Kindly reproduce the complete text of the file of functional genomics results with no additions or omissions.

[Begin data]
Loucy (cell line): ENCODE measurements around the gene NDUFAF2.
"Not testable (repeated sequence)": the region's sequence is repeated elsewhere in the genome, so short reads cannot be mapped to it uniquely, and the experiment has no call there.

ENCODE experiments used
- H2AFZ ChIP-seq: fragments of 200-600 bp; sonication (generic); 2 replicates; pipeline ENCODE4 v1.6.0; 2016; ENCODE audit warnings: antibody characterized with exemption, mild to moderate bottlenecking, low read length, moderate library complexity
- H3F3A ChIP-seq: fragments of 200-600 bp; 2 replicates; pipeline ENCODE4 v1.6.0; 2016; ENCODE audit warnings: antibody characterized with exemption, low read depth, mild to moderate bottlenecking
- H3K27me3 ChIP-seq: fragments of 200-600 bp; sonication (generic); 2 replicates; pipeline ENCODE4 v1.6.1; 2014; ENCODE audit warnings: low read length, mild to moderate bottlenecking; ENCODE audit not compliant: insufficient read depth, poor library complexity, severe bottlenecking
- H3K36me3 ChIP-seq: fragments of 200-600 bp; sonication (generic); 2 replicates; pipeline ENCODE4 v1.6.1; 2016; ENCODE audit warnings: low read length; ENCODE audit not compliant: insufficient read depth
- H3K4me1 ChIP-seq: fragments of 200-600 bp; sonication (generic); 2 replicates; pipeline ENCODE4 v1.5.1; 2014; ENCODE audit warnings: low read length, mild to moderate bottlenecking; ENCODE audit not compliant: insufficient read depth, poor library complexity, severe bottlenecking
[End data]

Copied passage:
Loucy (cell line): ENCODE measurements around the gene NDUFAF2.
"Not testable (repeated sequence)": the region's sequence is repeated elsewhere in the genome, so short reads cannot be mapped to it uniquely, and the experiment has no call there.

ENCODE experiments used
- H2AFZ ChIP-seq: fragments of 200-600 bp; sonication (generic); 2 replicates; pipeline ENCODE4 v1.6.0; 2016; ENCODE audit warnings: antibody characterized with exemption, mild to moderate bottlenecking, low read length, moderate library complexity
- H3F3A ChIP-seq: fragments of 200-600 bp; 2 replicates; pipeline ENCODE4 v1.6.0; 2016; ENCODE audit warnings: antibody characterized with exemption, low read depth, mild to moderate bottlenecking
- H3K27me3 ChIP-seq: fragments of 200-600 bp; sonication (generic); 2 replicates; pipeline ENCODE4 v1.6.1; 2014; ENCODE audit warnings: low read length, mild to moderate bottlenecking; ENCODE audit not compliant: insufficient read depth, poor library complexity, severe bottlenecking
- H3K36me3 ChIP-seq: fragments of 200-600 bp; sonication (generic); 2 replicates; pipeline ENCODE4 v1.6.1; 2016; ENCODE audit warnings: low read length; ENCODE audit not compliant: insufficient read depth
- H3K4me1 ChIP-seq: fragments of 200-600 bp; sonication (generic); 2 replicates; pipeline ENCODE4 v1.5.1; 2014; ENCODE audit warnings: low read length, mild to moderate bottlenecking; ENCODE audit not compliant: insufficient read depth, poor library complexity, severe bottlenecking